It would be of interest to those who followed us much later to read for their degrees how the undergraduates were selected in our time. We sat the University Entrance examination conducted by the University of Ceylon in four centres, namely, Colombo, Kandy, Jaffna and Galle with the Department of Examinations having nothing to do with it. Thank God! However, if any candidate wanted to obtain the Higher School Certificate (HSC) such candidate had to sit the extra paper at the same examination and if successful received the HSC certificate from the Department of Education.

The results of the examination were not sent either to the schools or the candidates’ homes. The results were published in the daily newspapers. As such, the results of our batch were published in the The Ceylon Daily News of Wednesday March 11, 1959. Thereafter, after a lapse of a certain period of time, the successful candidates received letters from the university informing of the date of commencement of sessions of the academic year, the Hall of residence allotted and the date to report at the allotted Hall.

There was also a document indicating what we had to take, such as a raincoat and cape, etc. and the things that should not be done in which there was one item which stated that ceiling walking was prohibited. This was a little puzzling to us, but we understood what it meant later when we were on the campus. All undergraduates who were privileged to be in Peradeniya at the commencement of the campus and may be about four batches after ours had the best of time in a university in Sri Lanka.

During that time all undergraduates resided in the halls of residence throughout their undergraduate carrier, even if a person’s residence was abutting the campus premises. All those who entered from schools in and around Kandy could have easily travelled from home. But the university rules and regulations did not permit us to do so. Anyway, when reminiscing, we think that it was good that all had to be resident within the campus as we would never have got that experience otherwise.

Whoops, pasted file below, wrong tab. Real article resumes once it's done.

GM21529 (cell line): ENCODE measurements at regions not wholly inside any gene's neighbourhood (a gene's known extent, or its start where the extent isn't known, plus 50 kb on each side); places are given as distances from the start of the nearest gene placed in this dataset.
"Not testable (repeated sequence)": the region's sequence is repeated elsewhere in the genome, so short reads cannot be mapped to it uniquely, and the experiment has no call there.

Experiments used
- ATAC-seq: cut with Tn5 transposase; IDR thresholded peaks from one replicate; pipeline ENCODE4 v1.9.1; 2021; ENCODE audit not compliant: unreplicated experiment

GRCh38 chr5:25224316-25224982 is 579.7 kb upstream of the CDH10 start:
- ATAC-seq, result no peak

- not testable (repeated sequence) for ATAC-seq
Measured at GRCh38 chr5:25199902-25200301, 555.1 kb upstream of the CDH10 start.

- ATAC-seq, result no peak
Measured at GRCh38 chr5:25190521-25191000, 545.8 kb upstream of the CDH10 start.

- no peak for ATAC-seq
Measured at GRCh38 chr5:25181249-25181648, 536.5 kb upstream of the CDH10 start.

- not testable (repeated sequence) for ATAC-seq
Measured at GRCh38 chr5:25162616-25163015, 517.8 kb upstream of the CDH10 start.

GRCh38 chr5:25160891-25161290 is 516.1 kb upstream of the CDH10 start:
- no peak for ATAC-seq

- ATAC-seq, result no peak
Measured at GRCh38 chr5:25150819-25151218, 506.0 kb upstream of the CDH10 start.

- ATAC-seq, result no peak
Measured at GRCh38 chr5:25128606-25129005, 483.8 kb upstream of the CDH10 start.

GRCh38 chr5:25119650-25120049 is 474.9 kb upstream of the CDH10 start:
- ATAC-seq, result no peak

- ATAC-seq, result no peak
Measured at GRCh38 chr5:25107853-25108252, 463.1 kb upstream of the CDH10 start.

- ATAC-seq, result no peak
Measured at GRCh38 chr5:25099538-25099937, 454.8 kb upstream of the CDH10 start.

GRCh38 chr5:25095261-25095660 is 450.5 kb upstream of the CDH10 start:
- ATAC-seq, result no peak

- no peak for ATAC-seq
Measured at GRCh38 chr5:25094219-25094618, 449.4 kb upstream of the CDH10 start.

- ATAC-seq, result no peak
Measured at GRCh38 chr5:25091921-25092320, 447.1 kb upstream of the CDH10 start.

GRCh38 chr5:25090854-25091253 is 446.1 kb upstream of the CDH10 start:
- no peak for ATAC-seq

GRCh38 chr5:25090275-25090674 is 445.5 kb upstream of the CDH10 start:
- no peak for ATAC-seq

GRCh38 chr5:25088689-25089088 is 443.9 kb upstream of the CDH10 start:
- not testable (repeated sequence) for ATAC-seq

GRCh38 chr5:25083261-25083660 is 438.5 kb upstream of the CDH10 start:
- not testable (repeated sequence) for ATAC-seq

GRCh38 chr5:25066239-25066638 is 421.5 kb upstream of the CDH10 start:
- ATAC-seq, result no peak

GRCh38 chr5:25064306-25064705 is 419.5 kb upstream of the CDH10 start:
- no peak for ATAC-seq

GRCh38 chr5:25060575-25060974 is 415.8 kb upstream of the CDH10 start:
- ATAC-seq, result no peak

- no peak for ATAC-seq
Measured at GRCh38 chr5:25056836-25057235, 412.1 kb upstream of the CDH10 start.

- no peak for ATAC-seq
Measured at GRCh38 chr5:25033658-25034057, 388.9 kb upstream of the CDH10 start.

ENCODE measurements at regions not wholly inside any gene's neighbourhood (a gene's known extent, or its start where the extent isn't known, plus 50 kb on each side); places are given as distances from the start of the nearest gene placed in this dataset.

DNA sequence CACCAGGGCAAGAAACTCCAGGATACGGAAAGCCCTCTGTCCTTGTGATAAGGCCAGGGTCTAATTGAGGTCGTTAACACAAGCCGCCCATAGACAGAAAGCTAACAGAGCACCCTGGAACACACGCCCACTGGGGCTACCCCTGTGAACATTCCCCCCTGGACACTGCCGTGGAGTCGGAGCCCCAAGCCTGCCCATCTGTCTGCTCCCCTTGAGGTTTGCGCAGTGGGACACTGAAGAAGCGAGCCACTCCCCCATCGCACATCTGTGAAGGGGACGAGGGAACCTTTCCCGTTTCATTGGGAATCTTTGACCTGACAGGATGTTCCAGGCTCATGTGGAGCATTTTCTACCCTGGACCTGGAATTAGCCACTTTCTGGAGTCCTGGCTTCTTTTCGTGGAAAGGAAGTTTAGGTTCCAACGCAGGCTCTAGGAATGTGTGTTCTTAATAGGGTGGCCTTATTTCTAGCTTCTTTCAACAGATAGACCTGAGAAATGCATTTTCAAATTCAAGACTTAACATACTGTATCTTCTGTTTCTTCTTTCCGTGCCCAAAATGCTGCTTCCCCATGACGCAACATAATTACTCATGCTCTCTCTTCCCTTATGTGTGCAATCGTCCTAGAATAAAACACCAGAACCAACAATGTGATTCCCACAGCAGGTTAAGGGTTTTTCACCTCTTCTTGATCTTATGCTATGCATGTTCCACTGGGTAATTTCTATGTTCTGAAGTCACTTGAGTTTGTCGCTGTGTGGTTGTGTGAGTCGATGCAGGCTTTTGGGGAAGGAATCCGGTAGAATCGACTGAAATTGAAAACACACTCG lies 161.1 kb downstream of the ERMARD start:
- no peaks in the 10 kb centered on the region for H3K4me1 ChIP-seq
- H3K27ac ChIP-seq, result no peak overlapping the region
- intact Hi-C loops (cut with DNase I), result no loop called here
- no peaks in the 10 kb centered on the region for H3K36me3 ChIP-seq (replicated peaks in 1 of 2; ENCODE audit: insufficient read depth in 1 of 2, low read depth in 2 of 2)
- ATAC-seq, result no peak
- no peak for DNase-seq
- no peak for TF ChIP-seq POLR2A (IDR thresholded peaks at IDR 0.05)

On the occasion of the EFC Ludowyke Centenary at Peradeniya in 2006, Prof. Yasmin Gooneratne, a distinguished alumnus stated thus:

“Of the terms most frequently heard in connection with the life that we experienced there, one is “A Golden Age”’ another is “Arcadia”. 2It was a magical time” says one classmate.” It was idyllic” says another. Our companions-some of them husbands, wives, or children who did not share the Peradeniya experience, and who now have to hear us talk about it ad infinitum, look skeptical. They don’t believe us.”

“Peradeniya? Three years in Paradise” a classmate said once. “And at the end of it, they even gave us a degree”

“It was as if all the intellectual brilliance in our country had been concentrated in one spot. If the university had been a stage, we students would have been witnesses to the performances of a stellar cast”

During our time in Peradeniya the halls of residence for males were Arunachalam, Jayathilaka, Marrs, Ramanathan and Marcus Fernando. The female undergraduates had as their halls, James Peiris, Sangamitta and Hilda Obeysekera (with Mrs. Cooke, Dr. (Mrs.) Ram Aluvihare and Miss Mathiaparanam as the respective Wardens). During our final year in 1961-62(third year in the case of those who had opted to do a special degree course), a new hall was opened, which had been named after D.R. Wijewardena close to the Kandy-Colombo railway line. With this building being opened, there was a change in respect of occupants of some halls. Ramanathan was converted into a women’s hall and James Peris was made a hall for male undergraduates. The newly opened Wijewardena Hall became a men’s hall. With this change, the male undergraduates who were in Ramanathan Hall were transferred to James Peiris and Wijewardena Halls. (To be continued)

Continue Reading